Friday, March 30, 2012

The Father of Iconography

Erwin Panofsky was born 120 years ago today, March 30, 1892. He is one of the fathers of iconography, the branch of art history which deals with the subject matter. Here is the introductory section of Panofsky’s seminal essay, from his 1939 Studies in Iconology. The way he fails to clearly explain the third level of analysis is indicative of the problems that have plagued analysts ever since. Nonetheless, his three levels have been the starting point for all subsequent discussions.

Iconography is that branch of the history of art which concerns itself with the subject matter or meaning of works of art, as opposed to their form. Let us, then, try to define the distinction between subject matter or meaning on the one hand, and form on the other. When an acquaintance greets me on the street by removing his hat, what I see from a formal point of view is nothing but the change of certain details within a configuration forming part of the general pattern of colour, lines and volumes which constitutes my world of vision. When I identify, as I automatically do, this configuration as an object (gentleman), and the change of detail as an event (hat-removing), I have already overstepped the limits of purely formal perception and entered a first sphere of subject matter or meaning. The meaning thus perceived is of an elementary and easily understandable nature, and we shall call it the factual meaning; it is apprehended by simply identifying certain visible forms with certain objects known to me from practical experience, and by identifying the change in their relations with certain actions or events.
Now the objects and events thus identified will naturally produce a certain reaction within myself. From the way my acquaintance performs his action I may be able to sense whether he is in a good or bad humour, and whether his feelings towards me are indifferent, friendly or hostile. These psychological nuances will invest the gestures of my acquaintance with a further meaning which we shall call expressional. It differs from the factual one in that it is apprehended, not by simple identification, but by ‘empathy. To understand it, I need a certain sensitivity, but this sensitivity is still part of my practical experience, that is, of my every-day familiarity with objects and events. Therefore both the factual and the expressional meaning may be classified together: they constitute the class of primary or natural meanings.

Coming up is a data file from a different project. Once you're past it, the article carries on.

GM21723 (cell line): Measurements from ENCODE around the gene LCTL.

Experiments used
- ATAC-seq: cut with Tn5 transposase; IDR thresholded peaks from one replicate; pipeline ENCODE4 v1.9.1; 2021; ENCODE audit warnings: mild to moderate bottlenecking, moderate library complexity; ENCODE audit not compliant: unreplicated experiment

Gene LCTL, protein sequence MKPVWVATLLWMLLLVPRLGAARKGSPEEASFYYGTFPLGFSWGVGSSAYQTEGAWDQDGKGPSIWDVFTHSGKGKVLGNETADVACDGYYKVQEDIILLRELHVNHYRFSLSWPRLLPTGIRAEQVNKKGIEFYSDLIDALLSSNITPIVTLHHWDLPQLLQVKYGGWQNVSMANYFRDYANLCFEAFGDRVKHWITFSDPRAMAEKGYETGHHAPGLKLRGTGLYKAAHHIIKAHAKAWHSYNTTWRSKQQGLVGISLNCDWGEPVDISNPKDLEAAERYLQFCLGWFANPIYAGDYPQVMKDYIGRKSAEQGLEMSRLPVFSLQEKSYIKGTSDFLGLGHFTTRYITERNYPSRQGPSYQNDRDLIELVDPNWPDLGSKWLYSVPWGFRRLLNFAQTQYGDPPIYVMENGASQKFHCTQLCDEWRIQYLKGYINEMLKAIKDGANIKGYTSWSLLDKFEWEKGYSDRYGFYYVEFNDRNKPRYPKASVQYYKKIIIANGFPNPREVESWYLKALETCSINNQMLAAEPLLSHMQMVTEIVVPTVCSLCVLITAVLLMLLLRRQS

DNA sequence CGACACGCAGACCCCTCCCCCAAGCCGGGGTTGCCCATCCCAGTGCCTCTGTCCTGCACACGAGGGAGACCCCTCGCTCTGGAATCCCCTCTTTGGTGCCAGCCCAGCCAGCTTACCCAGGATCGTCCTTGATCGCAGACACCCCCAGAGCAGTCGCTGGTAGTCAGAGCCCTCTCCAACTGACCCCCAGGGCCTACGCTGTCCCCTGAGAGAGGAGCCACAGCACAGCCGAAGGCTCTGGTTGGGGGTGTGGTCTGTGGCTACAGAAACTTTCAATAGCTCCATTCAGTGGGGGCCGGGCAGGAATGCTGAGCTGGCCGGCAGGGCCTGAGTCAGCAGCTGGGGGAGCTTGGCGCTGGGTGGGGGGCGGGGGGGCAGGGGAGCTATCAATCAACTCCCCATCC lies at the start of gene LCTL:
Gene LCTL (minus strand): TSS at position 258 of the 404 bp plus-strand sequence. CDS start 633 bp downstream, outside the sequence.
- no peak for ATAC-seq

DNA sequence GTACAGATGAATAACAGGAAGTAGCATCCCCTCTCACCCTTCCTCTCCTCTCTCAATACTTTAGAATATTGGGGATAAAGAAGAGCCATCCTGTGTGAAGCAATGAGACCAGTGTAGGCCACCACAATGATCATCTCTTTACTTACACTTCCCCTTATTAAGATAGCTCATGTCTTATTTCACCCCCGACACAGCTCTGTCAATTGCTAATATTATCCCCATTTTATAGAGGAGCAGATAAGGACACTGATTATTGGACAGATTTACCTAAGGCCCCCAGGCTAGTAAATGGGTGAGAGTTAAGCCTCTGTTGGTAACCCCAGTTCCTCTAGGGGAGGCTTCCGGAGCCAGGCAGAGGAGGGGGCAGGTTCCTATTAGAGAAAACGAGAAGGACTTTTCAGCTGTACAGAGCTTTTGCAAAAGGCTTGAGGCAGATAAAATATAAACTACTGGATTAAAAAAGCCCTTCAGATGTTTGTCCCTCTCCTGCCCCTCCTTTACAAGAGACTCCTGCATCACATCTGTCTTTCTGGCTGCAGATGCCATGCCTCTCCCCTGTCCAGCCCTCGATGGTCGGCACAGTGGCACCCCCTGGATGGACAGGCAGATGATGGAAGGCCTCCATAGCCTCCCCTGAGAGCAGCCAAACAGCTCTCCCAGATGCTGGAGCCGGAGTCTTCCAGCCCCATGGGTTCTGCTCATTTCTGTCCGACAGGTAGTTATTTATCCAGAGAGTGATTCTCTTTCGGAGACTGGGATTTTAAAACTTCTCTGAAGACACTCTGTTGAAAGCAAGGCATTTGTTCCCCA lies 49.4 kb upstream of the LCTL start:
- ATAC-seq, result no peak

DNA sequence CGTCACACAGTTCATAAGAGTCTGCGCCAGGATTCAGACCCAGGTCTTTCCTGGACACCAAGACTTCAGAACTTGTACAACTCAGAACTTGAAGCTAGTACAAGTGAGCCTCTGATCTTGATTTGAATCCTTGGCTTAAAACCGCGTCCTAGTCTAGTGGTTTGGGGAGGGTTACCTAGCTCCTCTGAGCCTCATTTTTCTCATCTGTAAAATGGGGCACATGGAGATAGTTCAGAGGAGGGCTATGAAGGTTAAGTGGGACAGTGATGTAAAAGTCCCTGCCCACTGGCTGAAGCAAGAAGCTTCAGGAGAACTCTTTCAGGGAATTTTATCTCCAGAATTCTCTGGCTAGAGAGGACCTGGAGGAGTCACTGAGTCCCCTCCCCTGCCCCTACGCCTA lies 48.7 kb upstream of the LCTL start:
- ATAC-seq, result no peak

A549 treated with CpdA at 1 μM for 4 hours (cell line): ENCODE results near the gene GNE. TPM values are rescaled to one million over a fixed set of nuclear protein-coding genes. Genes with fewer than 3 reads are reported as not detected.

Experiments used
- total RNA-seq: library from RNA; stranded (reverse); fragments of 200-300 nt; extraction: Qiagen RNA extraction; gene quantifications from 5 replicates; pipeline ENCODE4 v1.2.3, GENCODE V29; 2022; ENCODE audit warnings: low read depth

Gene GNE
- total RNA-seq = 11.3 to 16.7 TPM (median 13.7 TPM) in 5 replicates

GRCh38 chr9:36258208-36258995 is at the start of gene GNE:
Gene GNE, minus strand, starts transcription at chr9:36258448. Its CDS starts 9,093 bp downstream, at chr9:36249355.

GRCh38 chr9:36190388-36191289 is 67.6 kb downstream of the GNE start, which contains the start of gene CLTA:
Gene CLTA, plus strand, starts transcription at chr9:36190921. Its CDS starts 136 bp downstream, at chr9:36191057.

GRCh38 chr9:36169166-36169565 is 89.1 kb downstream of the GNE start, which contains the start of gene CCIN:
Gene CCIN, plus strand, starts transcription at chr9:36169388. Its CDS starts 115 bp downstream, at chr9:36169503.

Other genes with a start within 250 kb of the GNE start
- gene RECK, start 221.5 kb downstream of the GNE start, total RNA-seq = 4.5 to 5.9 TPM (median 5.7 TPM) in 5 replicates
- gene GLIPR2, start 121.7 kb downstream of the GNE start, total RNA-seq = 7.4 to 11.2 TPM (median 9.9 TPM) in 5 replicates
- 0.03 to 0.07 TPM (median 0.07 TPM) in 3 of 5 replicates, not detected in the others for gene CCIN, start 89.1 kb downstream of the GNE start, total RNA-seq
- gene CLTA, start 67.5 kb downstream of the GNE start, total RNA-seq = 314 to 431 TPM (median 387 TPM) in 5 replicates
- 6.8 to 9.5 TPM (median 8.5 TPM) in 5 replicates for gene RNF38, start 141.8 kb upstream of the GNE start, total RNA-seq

However, my realization that the lifting of the hat stands for a greeting belongs in an altogether different realm of interpretation. This form of salute is peculiar to the western world and is a residue of mediaeval chivalry: armed men used to remove their helmets to make clear their peaceful intentions and their confidence in the peaceful intentions of others. Neither an Australian bushman nor an ancient Greek could be expected to realize that the lifting of a hat is not only a practical event with certain expressional connotations, but also a sign of politeness. To understand this significance of the gentleman's action I must not only be familiar with the practical world of objects and events, but also with the more-than-practical world of customs and cultural traditions peculiar to a certain civilization. Conversely, my acquaintance could not feel impelled to greet me by removing his hat were he not conscious of the significance of this feat. As for the expressional connotations which accompany his action, he may or may not be conscious of them. Therefore, when I interpret the removal of a hat as a polite greeting, I recognize in it a meaning which may be called secondary or conventional; it differs from the primary or natural one in that it is intelligible instead of being sensible, and in that it has been consciously imparted to the practical action by which it is conveyed.
And finally: besides constituting a natural event in space and time, besides naturally indicating moods or feelings, besides conveying a conventional greeting, the action of my acquaintance can reveal to an experienced observer all that goes to makeup his ‘personality.’ This personality is conditioned by his being a man of the twentieth century, by his national, social and educational background, by the previous history of his life and by his present surroundings, but it is also distinguished by an individual manner of viewing things and reacting to the world which, if rationalized, would have to be called a philosophy. In the isolated action of a polite greeting all these factors do not manifest themselves comprehensively, but nevertheless symptomatically. We could not construct a mental portrait of the man on the basis of this single action, but only by co-ordinating a large number of similar observations and by interpreting them in connection with our general information as to the gentleman's period, nationality, class, intellectual traditions and so forth. Yet all the qualities which this mental portrait would show explicitly are implicitly inherent in every single action, so that, conversely, every single action can be interpreted in the light of those qualities.
The meaning thus discovered may be called the intrinsic meaning or content; it is essential where the two other kinds of meaning, the primary or natural and the secondary or conventional, are phenomenal. It may be defined as a unifying principle which underlies and explains both the visible event and its intelligible significance, and which determines even the form in which the visible event takes shape. This intrinsic meaning or content is, of course, as much above the sphere of conscious volitions as the expressional meaning is beneath this sphere.
Transferring the results of this analysis from every-day life to a work of art, we can distinguish in its subject matter or meaning the same three strata: